I posted this in the number theory forum to no success... so I figured maybe the homework help people would have some input(adsbygoogle = window.adsbygoogle || []).push({});

Let x,y,z be integers with no common divisor satisfying a specific condition, which boils down to

[itex]5|(x+y-z)[/itex] and [itex]2*5^{4}k=(x+y)(z-y)(z-x)((x+y)^2+(z-y)^2+(z-x)^2)[/itex]

or equivalently [itex]5^{4}k=(x+y)(z-y)(z-x)((x+y-z)^2-xy+xz+yz)[/itex]

I want to show that GCD(x,y,z)≠1, starting with the assumption 5 dividing (x+y), (z-y), or (z-x) results in x,y or z being divisible by 5. then it's easy to show that 5 divides another term, implying 5 divides all three.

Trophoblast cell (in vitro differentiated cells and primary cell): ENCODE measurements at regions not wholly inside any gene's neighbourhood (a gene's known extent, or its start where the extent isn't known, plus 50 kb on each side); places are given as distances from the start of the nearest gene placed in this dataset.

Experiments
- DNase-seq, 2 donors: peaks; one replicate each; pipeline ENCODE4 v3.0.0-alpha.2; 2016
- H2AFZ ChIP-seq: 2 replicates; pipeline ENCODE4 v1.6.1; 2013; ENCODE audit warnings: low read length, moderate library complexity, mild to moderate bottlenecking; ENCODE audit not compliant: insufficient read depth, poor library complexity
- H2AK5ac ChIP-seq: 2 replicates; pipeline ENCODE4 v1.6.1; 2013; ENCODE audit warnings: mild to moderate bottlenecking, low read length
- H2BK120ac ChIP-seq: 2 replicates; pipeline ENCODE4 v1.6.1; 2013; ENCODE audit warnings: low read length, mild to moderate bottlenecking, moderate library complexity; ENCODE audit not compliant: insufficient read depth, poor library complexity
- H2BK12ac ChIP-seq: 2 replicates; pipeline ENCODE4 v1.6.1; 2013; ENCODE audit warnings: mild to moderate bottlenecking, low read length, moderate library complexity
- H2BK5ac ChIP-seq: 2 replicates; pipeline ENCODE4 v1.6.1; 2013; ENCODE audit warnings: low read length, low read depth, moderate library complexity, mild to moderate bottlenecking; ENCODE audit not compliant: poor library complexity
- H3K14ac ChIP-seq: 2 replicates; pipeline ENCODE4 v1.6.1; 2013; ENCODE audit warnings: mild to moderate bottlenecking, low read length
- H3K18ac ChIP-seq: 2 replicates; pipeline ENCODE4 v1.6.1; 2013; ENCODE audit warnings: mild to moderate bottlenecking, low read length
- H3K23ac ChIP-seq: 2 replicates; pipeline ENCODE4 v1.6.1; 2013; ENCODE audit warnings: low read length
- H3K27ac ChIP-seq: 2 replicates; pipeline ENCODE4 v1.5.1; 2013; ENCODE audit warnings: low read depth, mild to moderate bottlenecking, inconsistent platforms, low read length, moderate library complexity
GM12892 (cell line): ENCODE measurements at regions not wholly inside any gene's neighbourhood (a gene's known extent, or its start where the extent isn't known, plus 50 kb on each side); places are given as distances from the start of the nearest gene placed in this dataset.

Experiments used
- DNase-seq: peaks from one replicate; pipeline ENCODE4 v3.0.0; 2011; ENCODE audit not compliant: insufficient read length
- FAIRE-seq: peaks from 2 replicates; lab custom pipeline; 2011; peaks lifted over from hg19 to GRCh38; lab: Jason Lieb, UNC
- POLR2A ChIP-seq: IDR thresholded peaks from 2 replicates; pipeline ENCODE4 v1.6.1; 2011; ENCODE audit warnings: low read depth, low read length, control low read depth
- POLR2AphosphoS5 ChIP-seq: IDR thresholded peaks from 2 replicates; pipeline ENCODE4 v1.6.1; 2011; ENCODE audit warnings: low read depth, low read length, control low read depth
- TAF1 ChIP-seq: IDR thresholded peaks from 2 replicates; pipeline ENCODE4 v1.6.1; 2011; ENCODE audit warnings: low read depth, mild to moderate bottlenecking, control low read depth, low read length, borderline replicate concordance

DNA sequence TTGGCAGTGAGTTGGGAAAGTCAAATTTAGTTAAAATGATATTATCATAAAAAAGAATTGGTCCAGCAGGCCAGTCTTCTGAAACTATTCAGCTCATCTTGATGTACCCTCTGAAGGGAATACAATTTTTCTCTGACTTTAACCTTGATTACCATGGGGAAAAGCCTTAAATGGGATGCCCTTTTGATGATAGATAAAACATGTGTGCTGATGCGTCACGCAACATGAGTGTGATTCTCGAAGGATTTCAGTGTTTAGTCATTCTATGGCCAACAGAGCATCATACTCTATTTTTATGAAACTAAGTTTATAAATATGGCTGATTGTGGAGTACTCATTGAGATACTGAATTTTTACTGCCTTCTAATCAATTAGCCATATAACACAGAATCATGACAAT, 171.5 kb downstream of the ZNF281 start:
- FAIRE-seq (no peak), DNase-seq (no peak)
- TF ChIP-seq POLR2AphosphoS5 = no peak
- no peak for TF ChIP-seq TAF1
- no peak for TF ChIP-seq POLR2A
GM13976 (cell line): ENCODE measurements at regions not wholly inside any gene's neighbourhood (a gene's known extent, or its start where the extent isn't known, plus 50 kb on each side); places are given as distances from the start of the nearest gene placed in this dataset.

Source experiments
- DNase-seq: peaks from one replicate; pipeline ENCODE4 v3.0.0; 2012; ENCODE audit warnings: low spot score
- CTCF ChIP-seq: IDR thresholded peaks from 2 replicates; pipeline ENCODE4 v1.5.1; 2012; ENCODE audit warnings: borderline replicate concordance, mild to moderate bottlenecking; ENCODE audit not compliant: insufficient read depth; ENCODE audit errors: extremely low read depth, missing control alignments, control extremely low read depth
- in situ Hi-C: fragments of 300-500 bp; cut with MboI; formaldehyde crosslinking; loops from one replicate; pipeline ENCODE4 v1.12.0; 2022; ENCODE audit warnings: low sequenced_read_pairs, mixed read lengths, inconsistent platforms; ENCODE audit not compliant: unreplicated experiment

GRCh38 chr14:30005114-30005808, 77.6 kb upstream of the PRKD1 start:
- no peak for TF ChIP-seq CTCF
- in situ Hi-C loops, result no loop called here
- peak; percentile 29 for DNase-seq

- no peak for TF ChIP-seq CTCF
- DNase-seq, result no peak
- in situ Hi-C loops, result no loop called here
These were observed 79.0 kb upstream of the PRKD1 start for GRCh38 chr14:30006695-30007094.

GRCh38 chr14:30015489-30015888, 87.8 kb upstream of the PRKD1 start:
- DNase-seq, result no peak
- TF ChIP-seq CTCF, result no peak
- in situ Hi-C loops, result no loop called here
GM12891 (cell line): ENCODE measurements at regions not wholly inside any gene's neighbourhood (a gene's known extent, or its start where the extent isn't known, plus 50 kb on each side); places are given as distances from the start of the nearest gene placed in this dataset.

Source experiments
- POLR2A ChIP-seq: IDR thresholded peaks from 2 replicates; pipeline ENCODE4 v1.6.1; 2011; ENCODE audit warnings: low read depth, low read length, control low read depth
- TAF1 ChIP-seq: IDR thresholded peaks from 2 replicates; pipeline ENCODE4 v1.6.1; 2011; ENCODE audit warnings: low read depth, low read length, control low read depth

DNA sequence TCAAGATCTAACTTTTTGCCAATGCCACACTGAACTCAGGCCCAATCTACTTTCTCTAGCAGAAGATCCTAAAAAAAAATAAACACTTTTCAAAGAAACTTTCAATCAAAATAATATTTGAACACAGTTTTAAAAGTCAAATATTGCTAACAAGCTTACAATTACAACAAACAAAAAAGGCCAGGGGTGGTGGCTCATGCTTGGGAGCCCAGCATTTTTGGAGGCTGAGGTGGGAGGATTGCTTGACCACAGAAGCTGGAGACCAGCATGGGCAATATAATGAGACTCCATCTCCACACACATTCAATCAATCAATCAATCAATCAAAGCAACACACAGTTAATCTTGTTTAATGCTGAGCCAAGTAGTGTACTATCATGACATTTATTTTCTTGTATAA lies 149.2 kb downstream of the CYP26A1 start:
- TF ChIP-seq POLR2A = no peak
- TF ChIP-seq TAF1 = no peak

I run into trouble assuming 5 divides the latter part, [itex]2((x+y)^2+(z-y)^2+(z-x)^2)=((x+y-z)^2-xy+xz+yz)[/itex] and showing the contradiction from that point.

Any hints?

1. The problem statement, all variables and given/known data

2. Relevant equations

3. The attempt at a solution

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# Homework Help: Divisibility rules and proof by contradiction

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